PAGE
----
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Bobby Rush On Martin Luther King Jr.

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Bobby Rush Remembers Martin Luther King Jr.

Bobby Rush Remembers Martin Luther King Jr.

Bobby Rush On Martin Luther King Jr.

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  • <iframe src="https://www.npr.org/player/embed/509520405/509565382" width="100%" height="290" frameborder="0" scrolling="no" title="NPR embedded audio player">

Bobby Rush (left) and Dr. Martin Luther King Jr. at Chicago's City Hall in 1965. Courtesy of the artist / Bernard Kleina hide caption

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Courtesy of the artist / Bernard Kleina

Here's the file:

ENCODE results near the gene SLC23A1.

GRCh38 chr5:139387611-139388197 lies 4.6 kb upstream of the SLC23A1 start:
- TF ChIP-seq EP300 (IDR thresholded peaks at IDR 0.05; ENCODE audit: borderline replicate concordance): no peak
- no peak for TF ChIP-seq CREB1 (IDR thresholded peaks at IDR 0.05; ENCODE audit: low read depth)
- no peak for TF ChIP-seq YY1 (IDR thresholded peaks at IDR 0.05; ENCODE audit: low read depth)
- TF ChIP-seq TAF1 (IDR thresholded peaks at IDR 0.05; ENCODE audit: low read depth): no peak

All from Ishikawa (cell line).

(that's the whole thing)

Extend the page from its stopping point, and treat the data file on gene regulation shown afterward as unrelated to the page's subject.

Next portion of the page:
Bobby Rush (left) and Dr. Martin Luther King Jr. at Chicago's City Hall in 1965.

Courtesy of the artist / Bernard Kleina

Bobby Rush is one of the last living blues legends of his generation. He toured the South and the chitlin' circuit in the '50s and was often forced to perform music behind a curtain for white audiences. Shortly before the Montgomery Bus Boycott, Rush heard through fellow Chicago bluesman J.B. Lenoir about a Baptist minister and activist who offered hope: Martin Luther King Jr.

In honor of Martin Luther King Day, Rush shares his memories about the early days of the civil rights movement, the harrowing racism he endured and the powerful message Dr. King delivered when they met in person. Listen and download the audio above.